«In connection with the new Contribution Agreement, Bergene Holm has exercised the option to buy Preem’s shareholding in Biozin and provided additional equity to the company. We are now further strengthening our involvement in this project. For us this project is important as it will contribute to sustainable forestry in the region and safeguard raw material supply for the sawmill in Amli. We have in this sawmill invested more than 300 MNOK the last 10 years», says Bergene Holm’s CEO, Erland Lokken.
Since the previous Contribution Agreement was established in November 2019, the IH²® technology, which will be used in the production process, has been further developed and continuously tested by Shell in several international research centers. The final technology qualification remains, which unfortunately has been delayed due to the ongoing Covid-19 pandemic. The plant in Amli will convert feedstock from forest and waste/by-products from sawmills into a sustainable lighthydrocarbon liquid product containing C4-C20 hydrocarbons termed advanced bio-crude oil to be used in all petrochemical products. In full operation, the plant will convert around 1000 metric tons of dried biomass per day. The Advanced bio-crude oil will be sold and further processed into sustainable, renewable products such as Aviation fuel, Diesel and Gasoline blend stocks. The technology also produces Biochar which is a valuable product aiding in Carbon capture. Use of this high value Advanced bio-crude oil and Biochar can reduce the CO2 footprint by 72% – 90% compared to fossil crude oil.
A final decision to invest about NOK 4 billion for the realization of the Biozin Amli plant is expected second half 2023. The first production of bio-crude oil is planned for early 2026.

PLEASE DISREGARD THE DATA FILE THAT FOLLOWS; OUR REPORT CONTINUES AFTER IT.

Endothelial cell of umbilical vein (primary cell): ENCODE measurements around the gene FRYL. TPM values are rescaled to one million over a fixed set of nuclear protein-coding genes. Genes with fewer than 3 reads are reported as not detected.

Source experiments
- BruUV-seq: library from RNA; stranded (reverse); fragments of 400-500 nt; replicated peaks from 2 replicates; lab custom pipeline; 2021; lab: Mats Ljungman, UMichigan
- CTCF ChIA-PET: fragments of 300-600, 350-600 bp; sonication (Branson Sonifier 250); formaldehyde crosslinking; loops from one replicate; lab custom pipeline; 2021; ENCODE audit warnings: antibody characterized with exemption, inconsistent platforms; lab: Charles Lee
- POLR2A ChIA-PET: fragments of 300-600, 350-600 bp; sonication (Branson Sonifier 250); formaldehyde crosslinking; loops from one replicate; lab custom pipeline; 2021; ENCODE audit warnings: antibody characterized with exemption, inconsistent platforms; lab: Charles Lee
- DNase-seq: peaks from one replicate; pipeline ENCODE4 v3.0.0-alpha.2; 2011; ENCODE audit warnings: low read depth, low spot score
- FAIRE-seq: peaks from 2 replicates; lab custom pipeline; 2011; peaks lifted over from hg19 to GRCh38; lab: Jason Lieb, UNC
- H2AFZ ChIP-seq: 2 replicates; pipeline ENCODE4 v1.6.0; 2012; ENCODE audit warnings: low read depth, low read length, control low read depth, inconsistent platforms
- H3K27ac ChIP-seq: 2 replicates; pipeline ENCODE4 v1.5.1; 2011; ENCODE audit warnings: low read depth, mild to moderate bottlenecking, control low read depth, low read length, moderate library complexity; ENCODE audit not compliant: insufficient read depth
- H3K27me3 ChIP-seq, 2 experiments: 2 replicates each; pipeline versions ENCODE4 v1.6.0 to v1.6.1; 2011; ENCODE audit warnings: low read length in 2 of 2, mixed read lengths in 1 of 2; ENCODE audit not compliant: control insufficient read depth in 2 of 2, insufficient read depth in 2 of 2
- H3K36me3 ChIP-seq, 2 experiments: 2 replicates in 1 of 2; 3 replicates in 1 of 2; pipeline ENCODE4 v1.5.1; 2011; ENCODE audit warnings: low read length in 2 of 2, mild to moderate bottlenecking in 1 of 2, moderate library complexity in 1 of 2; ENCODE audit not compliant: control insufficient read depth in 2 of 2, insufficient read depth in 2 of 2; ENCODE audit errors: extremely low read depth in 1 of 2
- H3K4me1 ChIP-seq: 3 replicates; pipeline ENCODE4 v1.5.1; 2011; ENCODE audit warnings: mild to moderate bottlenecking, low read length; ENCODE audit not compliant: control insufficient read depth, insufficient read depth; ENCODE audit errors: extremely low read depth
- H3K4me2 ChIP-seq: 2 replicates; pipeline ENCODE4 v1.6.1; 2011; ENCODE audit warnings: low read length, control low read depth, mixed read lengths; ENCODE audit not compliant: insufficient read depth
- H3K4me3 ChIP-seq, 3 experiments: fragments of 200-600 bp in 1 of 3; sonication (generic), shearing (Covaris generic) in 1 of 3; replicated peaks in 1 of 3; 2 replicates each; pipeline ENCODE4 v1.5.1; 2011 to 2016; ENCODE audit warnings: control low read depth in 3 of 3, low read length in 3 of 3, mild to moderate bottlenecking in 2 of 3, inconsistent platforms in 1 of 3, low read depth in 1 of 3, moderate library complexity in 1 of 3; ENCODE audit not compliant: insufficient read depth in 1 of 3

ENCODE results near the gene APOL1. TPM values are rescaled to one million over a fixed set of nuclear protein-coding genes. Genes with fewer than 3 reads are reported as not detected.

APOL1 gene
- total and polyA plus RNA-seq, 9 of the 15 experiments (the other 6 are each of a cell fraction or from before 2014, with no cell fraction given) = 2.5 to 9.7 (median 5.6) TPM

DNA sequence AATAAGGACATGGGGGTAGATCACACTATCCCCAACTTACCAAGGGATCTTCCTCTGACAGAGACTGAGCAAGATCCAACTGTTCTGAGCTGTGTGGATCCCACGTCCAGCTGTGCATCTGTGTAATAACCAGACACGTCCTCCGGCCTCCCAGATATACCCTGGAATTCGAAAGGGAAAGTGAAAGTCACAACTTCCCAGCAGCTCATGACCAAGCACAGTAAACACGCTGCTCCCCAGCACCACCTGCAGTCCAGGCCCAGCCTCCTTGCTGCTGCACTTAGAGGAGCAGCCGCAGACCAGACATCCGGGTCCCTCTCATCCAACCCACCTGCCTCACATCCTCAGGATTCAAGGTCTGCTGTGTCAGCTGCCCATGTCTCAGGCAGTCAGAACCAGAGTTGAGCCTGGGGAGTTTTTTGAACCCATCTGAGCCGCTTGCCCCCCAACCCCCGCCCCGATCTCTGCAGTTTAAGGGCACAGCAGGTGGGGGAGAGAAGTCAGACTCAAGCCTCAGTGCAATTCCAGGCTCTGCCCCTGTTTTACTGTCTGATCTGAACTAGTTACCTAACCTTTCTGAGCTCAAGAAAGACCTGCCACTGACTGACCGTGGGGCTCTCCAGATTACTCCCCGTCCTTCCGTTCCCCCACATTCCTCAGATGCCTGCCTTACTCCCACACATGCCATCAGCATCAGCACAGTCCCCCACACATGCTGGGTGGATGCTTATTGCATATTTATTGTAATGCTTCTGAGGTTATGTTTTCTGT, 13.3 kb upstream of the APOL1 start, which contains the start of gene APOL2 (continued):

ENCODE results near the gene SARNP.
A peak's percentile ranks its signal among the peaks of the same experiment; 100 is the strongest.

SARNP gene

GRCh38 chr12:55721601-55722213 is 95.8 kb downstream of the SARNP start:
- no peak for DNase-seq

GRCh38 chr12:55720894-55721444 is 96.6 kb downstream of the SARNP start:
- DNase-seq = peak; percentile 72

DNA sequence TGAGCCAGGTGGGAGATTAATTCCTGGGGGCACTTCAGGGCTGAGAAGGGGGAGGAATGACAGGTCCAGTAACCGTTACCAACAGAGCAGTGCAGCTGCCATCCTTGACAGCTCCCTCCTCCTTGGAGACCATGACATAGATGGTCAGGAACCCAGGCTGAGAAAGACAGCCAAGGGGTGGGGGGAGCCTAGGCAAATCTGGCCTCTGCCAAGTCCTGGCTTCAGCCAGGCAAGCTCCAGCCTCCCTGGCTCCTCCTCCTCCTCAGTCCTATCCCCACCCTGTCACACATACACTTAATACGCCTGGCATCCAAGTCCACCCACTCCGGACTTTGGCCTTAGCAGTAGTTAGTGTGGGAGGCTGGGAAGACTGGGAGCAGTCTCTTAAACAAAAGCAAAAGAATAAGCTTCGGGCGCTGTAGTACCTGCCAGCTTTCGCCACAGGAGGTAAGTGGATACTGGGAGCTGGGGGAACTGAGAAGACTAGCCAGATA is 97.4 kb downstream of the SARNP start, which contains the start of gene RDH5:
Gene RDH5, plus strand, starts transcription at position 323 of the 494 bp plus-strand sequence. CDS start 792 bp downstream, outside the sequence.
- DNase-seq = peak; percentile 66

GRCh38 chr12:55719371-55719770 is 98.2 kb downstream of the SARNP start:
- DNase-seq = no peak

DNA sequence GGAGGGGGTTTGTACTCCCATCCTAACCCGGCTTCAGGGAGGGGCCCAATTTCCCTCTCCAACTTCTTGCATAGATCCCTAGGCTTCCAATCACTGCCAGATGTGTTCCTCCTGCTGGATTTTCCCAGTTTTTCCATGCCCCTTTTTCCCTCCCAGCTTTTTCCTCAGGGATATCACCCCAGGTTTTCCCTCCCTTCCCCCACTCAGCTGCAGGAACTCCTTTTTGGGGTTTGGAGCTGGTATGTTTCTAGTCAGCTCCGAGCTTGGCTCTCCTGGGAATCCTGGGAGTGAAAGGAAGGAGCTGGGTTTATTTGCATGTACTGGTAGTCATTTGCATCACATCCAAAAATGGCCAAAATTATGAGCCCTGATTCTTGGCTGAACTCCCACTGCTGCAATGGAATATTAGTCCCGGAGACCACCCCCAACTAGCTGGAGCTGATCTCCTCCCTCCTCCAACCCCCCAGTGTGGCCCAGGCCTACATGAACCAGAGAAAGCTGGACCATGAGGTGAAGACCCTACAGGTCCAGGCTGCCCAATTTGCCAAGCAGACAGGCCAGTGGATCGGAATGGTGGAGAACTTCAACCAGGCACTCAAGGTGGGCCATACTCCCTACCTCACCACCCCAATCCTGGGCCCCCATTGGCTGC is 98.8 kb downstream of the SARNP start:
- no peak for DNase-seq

Biozin is a Norwegian company currently owned by Bergene Holm. Biozin was established to produce renewable biocrude from Norwegian sawmills and forestry residues.
Bergene Holm is the second largest sawmill company in Norway, with about 450 employees and turnover of 1.8 billion NOK. Bergene Holm operates 7 production facilities and other businesses in the South of Norway and has more than 70 years of experience from the Norwegian wood industry.
Shell: As part of our commitment to accelerate the transition to net-zero emissions, purposefully and profitably, by 2050, in line with society, Shell is growing its low carbon fuels. This year Shell announced its ambition to increase the production of renewable fuels eight-fold, and this includes three categories of low carbon fuels: advanced biofuels, renewable natural gas (RNG) and new fuels (as well as Hydrogen).
IH²® process is an advanced hydropyrolysis technology that uses catalyst processes to remove oxygen from biomass to produce hydrocarbon products from the remaining material. Shell has acquired exclusive rights to use and develop the technology.
The carbon intensity of Shell’s products depends on the feedstocks chosen and the process and technologies we use. New technologies are enabling our progression from crops to more sustainable alternative feedstocks, such as agricultural waste, inedible oils or crops (cellulosic biomass) and manure. This improves the sustainability of the products for our customers, and it is our intention to transition towards wastes as our primary feedstocks in the future.